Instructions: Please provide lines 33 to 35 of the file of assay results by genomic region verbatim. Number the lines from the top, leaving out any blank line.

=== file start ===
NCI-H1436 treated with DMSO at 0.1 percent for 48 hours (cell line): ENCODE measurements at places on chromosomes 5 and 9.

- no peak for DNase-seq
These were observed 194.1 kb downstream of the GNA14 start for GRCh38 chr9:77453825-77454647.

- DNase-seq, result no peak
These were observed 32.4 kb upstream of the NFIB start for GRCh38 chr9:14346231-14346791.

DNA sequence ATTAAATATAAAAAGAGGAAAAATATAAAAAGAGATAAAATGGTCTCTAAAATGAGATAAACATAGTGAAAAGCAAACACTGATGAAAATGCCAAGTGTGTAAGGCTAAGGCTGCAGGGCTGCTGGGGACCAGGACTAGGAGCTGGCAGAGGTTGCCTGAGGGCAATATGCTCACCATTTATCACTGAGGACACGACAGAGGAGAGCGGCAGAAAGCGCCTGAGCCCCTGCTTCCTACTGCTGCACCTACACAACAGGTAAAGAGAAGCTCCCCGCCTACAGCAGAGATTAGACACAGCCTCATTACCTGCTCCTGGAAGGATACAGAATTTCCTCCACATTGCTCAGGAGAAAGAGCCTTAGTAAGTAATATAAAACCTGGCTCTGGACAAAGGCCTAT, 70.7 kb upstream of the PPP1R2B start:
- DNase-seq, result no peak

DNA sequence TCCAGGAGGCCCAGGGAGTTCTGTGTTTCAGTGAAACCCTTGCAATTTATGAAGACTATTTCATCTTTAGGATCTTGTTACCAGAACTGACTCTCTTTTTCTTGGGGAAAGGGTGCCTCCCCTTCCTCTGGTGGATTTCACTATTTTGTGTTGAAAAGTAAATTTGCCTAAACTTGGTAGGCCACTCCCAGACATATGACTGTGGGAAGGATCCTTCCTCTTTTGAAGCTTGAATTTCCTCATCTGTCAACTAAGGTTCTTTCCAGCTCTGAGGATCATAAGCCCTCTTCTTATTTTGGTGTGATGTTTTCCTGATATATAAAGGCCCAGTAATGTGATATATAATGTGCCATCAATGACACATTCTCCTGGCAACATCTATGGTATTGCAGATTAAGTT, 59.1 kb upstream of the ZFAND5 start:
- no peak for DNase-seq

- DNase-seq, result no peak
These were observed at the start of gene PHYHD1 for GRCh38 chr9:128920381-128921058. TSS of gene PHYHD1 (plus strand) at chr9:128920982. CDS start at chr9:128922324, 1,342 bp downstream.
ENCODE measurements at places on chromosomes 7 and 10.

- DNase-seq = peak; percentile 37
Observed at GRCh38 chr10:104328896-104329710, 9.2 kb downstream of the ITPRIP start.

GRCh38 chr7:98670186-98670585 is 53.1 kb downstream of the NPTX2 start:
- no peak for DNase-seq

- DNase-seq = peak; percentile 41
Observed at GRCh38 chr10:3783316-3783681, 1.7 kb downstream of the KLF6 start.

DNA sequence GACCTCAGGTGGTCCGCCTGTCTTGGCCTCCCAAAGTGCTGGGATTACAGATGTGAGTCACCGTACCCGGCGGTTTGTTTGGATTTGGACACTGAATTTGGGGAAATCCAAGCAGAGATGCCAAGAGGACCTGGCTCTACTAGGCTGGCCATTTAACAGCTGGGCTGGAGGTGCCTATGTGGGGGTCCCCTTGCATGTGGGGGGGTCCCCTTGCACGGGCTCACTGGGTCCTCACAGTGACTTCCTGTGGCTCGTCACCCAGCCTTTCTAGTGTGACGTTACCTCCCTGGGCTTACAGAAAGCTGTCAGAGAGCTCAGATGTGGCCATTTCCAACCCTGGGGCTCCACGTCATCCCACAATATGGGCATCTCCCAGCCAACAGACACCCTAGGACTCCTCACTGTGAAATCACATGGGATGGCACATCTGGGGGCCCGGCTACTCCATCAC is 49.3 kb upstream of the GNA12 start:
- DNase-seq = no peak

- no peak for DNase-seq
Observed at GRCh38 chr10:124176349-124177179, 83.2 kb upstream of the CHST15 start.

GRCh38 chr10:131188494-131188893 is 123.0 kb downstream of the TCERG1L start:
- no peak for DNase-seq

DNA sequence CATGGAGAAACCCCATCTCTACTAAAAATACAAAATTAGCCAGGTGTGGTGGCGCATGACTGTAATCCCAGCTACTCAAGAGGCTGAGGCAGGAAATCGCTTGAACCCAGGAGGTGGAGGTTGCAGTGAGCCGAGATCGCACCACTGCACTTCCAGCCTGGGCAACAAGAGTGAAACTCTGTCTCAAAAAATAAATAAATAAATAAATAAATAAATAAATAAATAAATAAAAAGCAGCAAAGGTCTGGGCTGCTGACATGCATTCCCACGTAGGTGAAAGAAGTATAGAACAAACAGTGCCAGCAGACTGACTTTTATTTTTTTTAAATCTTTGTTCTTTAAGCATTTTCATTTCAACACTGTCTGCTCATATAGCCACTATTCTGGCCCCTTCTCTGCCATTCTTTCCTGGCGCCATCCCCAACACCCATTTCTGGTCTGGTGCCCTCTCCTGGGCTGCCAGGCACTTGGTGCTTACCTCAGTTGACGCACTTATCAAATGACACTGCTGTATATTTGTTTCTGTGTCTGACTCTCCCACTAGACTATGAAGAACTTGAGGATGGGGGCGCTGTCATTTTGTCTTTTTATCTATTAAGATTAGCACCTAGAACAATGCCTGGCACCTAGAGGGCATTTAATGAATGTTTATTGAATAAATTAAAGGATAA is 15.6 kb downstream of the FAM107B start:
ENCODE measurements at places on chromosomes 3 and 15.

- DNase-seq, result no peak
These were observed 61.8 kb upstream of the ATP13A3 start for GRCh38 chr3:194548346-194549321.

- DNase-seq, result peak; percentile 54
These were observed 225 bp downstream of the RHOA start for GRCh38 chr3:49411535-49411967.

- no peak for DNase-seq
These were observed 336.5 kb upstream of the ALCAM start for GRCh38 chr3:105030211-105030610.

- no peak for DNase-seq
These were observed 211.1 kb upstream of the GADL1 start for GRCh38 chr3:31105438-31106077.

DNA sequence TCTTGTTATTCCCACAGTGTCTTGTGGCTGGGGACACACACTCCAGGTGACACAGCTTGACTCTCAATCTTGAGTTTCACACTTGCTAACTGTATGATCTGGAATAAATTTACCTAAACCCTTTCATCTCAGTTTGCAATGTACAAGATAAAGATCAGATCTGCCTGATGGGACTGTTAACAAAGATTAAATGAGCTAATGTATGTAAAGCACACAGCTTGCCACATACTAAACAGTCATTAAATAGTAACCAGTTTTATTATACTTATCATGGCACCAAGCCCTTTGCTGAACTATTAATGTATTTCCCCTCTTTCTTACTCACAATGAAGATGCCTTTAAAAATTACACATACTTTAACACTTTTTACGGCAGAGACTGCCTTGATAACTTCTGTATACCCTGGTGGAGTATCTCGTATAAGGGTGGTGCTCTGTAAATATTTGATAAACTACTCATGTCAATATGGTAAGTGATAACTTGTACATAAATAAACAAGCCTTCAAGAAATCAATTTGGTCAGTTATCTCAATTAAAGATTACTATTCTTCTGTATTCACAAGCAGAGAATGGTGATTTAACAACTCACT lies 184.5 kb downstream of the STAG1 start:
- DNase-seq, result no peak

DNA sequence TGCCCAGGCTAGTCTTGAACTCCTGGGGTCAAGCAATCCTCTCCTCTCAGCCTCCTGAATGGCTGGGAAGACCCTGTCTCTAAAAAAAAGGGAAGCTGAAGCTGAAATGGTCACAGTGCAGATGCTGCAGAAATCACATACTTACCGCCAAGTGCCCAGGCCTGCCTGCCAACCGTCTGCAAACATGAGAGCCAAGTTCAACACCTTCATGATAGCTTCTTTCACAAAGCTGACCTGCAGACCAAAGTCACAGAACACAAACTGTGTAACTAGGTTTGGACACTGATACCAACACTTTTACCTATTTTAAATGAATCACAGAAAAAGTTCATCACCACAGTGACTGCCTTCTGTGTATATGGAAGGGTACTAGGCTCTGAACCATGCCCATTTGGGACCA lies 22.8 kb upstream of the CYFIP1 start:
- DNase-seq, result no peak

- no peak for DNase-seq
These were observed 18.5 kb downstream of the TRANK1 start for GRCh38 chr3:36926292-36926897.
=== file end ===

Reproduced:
- no peak for DNase-seq
These were observed 211.1 kb upstream of the GADL1 start for GRCh38 chr3:31105438-31106077.

DNA sequence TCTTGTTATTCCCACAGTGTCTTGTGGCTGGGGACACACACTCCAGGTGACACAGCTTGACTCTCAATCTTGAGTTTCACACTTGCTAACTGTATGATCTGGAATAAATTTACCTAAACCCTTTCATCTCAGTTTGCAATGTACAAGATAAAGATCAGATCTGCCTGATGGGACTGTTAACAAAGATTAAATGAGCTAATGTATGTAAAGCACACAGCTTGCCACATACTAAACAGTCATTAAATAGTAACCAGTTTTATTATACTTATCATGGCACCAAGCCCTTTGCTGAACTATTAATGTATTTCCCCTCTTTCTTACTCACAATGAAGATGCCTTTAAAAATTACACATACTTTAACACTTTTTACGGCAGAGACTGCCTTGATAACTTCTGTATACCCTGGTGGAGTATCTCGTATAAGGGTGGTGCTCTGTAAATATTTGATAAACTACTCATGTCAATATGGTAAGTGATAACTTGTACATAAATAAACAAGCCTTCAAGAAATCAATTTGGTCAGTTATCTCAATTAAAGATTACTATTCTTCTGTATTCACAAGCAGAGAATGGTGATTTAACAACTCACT lies 184.5 kb downstream of the STAG1 start: